One evening last November, a young woman named Neha was feeding her infant son inside their house in Runkata, a small town in the outskirts of Agra, India. Suddenly, a monkey broke into the house, snatched the baby boy from her arms, and made away with him. Neighbours chased the unexpected kidnapper with stones, but to their horror, the baby was soon found lying blood-soaked on a nearby terrace. Despite being rushed to the hospital, Arush, who was just 12 days old, did not survive.
Perhaps this sounds like a freak tragedy, a rare case of a wild animal behaving outside its natural order, but truthfully, there was nothing especially rare about this incident.
Less than a month before, in nearby Tikri, a 72-year-old man was stoned to death as he was scavenging for dry wood, when a troop of monkeys on the surrounding treetops rained bricks at him after picking them up from a nearby construction area. Elsewhere, in Himachal Pradesh, 86 cases of monkey attacks were registered with the state government from 2017 to 2018. In one strange incident, a monkey was spotted playfully showering fistfuls of cash at passing strangers from a treetop in Shimla, after picking up over ₹10,000 (around $202) from a nearby home.
There are a few reasons behind the sudden increase in aggression among the macaques of India, according to Iqbal Malik, a primatologist and environmental activist based in New Delhi. “The rhesus macaques, generally speaking, are a harmless and peaceful species. They live in troops, with each troop consisting of infants, sub-adults, sexually mature adults, and the elderly. Infants stay close to their mothers up to the age of six months, and the mother-infant bond is extremely strong,” Malik explained to Gizmodo by phone.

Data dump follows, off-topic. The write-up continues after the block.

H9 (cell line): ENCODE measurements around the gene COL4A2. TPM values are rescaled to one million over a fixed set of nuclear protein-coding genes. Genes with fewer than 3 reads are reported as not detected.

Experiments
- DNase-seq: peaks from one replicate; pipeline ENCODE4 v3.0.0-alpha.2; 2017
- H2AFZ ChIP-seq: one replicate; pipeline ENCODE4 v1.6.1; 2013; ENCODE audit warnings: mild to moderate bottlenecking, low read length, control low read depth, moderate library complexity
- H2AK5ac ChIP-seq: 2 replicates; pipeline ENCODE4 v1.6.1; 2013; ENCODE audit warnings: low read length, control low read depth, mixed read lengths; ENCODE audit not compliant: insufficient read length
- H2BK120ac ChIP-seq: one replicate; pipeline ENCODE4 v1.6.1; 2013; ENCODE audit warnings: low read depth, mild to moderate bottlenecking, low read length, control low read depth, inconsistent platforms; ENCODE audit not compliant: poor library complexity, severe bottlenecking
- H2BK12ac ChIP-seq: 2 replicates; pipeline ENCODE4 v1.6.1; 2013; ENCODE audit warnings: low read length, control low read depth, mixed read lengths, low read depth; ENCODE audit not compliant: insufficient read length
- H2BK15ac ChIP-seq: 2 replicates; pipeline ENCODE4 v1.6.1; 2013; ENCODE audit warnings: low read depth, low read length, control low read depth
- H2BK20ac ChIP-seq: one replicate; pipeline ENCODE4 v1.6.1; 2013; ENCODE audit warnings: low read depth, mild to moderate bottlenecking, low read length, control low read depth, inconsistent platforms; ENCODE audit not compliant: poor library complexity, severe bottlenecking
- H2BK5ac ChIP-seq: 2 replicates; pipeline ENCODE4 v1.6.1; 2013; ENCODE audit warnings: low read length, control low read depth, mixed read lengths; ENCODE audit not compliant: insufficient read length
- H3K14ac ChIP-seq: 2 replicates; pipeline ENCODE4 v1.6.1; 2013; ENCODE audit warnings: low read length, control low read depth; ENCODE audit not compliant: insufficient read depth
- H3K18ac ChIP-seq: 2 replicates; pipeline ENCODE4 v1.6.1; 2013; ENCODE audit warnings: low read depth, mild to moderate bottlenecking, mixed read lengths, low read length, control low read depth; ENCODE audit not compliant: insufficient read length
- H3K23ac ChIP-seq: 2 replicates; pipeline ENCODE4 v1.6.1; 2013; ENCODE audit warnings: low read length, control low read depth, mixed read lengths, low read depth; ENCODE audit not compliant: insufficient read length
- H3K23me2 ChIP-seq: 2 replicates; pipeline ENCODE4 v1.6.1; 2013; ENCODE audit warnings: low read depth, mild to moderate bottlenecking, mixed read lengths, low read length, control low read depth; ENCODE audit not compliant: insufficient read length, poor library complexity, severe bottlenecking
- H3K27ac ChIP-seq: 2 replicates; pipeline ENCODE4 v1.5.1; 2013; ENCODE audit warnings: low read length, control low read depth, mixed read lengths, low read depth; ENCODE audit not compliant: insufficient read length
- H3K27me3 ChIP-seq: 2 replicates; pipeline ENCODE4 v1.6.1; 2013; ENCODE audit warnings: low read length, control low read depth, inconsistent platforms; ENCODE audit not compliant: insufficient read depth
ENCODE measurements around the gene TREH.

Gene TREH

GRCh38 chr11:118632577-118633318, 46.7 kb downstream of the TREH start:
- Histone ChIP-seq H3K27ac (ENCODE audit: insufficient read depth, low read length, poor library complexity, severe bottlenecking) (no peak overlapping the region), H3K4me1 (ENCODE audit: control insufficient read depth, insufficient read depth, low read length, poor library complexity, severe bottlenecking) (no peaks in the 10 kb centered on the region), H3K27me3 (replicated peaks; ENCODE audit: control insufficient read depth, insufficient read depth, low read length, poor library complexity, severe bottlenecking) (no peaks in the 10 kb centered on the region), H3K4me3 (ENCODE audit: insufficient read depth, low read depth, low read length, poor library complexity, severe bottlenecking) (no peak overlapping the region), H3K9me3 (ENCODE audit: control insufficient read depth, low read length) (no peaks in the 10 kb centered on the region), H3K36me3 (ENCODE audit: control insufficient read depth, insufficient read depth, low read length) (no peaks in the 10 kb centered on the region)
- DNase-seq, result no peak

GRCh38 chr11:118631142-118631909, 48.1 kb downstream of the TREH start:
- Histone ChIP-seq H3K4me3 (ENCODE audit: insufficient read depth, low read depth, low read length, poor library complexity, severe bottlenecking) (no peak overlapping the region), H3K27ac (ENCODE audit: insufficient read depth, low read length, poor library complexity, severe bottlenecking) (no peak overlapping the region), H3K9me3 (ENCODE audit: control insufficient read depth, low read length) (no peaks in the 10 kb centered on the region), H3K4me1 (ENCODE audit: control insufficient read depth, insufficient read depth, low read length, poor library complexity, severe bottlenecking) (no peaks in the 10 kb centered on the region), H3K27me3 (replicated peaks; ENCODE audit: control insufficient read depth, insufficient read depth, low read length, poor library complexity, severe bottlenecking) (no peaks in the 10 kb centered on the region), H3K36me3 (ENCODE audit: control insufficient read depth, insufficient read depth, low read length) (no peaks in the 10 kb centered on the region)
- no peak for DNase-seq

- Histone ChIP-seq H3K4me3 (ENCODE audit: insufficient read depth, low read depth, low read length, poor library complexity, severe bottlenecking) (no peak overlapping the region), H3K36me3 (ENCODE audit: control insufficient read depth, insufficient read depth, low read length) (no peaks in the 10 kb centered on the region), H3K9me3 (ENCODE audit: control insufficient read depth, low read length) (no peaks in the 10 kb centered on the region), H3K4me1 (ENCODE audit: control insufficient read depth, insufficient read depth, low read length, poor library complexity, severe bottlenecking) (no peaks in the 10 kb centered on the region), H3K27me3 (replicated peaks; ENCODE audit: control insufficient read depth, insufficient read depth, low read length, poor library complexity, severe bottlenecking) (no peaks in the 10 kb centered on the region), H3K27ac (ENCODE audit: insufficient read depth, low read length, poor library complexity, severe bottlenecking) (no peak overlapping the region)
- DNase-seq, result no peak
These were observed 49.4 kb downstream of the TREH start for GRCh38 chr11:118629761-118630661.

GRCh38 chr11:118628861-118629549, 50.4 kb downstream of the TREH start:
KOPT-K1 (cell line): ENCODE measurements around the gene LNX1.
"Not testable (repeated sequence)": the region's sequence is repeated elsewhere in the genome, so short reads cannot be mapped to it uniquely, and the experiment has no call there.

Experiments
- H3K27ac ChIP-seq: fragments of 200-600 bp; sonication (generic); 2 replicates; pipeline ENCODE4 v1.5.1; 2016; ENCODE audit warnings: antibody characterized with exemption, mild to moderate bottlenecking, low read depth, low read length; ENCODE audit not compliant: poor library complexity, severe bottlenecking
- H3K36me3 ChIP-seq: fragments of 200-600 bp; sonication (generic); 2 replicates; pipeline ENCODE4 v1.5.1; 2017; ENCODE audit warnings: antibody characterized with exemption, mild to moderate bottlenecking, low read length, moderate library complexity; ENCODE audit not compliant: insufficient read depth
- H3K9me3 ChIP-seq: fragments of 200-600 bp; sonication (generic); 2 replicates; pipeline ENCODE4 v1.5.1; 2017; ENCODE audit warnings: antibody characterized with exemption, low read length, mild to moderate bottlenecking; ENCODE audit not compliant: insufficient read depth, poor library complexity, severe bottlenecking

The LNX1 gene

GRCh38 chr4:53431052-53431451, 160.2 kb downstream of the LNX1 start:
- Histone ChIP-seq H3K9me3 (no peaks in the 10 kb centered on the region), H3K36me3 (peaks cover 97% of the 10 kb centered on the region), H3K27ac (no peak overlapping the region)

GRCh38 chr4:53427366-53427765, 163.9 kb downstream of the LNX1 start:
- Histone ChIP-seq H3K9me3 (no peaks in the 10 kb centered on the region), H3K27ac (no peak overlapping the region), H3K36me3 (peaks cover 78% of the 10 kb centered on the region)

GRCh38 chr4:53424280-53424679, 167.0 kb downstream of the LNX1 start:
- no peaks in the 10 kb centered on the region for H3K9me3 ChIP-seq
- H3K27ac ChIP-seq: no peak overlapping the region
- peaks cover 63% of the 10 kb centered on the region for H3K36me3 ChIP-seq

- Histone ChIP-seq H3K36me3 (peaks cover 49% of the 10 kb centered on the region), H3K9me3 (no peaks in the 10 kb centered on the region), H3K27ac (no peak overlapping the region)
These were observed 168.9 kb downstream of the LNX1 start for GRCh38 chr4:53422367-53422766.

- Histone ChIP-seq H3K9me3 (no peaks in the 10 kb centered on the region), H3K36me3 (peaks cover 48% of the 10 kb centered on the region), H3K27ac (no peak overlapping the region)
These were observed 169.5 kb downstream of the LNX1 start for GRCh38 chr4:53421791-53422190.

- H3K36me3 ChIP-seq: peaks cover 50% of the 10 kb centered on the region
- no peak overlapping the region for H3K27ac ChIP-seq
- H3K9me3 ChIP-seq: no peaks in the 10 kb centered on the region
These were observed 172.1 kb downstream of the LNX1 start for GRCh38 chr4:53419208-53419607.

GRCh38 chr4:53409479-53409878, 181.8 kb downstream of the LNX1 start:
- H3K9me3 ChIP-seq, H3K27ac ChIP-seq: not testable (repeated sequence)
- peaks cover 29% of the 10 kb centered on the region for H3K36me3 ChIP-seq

“Reports of violence among rhesus macaques mostly emerge from cases of chaotic fissioning, breaking of groups, and separation of mothers and infants.”
Large-scale deforestation destroys their natural habitats, resulting in the fragmentation of groups and causing monkeys to move towards rural and urban areas in search of food, she said.
Moreover, the rhesus macaque is an excellent forager, Sindhu Radhakrishna said in an interview with the Hindustan Times. Radhakrishna is the dean of the Animal Behaviour and Cognition Programme at the National Institute of Advanced Studies, Bangalore. When monkeys infiltrate human habitations, they find easy access to energy-rich foods, which is why they like staying close to humans, she said.
In 2006, Himachal Pradesh became the first state in India to introduce surgical sterilization for rhesus monkeys, aimed at curbing their ever-increasing population and finding a possible solution to the rising reports of simian violence leading to agricultural damage throughout the region.
As of 2019, there are about eight monkey sterilization centres spread across the state, where macaques brought in by trappers are sterilized using laser vasectomies in males and endoscopic thermocauteric tubectomies in females, Satish K. Gupta, emeritus scientist specializing in Reproductive Cell Biology at the National Institute of Immunology, New Delhi, said in an email to Gizmodo.
The results of the program, however, were inconclusive, Gupta said. While the number of rhesus macaques in the state reduced from 3.2 million in 2004 to 2.1 million in 2015, incidences of violence seem to have remained more or less the same.